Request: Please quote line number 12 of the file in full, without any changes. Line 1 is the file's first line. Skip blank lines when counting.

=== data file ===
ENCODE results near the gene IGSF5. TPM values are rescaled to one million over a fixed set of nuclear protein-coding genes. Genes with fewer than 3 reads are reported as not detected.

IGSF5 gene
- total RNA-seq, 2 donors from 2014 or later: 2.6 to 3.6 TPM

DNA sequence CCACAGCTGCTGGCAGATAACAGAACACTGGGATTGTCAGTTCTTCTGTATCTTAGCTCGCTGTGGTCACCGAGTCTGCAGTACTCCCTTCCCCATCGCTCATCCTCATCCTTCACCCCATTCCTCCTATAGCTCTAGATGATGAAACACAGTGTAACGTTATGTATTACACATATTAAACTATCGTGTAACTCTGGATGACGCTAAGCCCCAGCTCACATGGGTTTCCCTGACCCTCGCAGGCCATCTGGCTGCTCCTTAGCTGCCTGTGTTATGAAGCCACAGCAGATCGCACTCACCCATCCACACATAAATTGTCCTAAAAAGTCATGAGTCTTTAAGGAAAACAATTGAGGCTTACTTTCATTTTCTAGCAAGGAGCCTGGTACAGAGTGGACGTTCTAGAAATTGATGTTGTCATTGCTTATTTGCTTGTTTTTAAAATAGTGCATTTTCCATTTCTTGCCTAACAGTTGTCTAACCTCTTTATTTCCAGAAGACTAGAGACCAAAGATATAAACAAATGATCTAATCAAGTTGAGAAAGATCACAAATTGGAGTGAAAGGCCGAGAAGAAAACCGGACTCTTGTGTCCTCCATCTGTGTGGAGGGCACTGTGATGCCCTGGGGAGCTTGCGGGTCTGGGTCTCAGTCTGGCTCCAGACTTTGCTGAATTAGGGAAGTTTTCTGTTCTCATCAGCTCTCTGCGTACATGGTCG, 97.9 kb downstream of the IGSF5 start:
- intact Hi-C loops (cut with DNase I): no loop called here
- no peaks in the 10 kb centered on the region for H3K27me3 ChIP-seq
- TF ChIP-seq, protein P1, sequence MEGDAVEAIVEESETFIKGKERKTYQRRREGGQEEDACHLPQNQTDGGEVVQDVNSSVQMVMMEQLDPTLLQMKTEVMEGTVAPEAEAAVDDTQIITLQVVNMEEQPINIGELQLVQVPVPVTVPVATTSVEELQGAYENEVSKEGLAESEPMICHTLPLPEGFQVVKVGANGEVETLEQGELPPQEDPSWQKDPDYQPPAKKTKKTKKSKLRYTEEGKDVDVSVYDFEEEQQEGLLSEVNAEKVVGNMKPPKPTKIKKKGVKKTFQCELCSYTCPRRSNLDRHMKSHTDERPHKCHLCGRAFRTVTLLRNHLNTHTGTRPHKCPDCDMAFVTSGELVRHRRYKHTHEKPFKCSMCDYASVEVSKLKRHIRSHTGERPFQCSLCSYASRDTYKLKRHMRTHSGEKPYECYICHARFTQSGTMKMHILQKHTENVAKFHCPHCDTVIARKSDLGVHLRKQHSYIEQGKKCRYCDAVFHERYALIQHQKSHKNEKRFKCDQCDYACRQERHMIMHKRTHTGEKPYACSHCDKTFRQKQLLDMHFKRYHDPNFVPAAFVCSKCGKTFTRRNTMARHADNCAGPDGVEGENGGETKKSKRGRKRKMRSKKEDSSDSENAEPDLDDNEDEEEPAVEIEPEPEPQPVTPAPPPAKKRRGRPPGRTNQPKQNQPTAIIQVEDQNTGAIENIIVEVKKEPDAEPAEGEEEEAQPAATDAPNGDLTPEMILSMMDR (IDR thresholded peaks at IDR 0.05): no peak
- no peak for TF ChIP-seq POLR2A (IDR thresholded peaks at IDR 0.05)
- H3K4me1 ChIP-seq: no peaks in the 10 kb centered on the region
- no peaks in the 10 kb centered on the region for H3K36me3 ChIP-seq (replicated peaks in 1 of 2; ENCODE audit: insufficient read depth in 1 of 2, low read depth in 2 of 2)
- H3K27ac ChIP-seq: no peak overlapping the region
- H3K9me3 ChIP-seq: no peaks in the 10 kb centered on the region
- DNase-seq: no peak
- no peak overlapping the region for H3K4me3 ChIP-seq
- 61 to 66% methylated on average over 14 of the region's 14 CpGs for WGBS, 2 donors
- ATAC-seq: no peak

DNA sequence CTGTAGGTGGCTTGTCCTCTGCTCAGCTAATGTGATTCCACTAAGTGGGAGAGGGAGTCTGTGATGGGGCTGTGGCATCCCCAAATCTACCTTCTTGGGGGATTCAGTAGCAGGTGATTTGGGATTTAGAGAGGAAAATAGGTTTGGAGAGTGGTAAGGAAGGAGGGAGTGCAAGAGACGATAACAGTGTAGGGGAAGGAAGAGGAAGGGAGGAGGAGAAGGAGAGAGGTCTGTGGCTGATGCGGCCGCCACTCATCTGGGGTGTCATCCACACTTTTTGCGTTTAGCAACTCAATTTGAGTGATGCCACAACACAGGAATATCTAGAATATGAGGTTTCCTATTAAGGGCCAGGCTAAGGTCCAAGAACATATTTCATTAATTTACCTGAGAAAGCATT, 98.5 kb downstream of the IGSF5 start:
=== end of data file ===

- H3K9me3 ChIP-seq: no peaks in the 10 kb centered on the region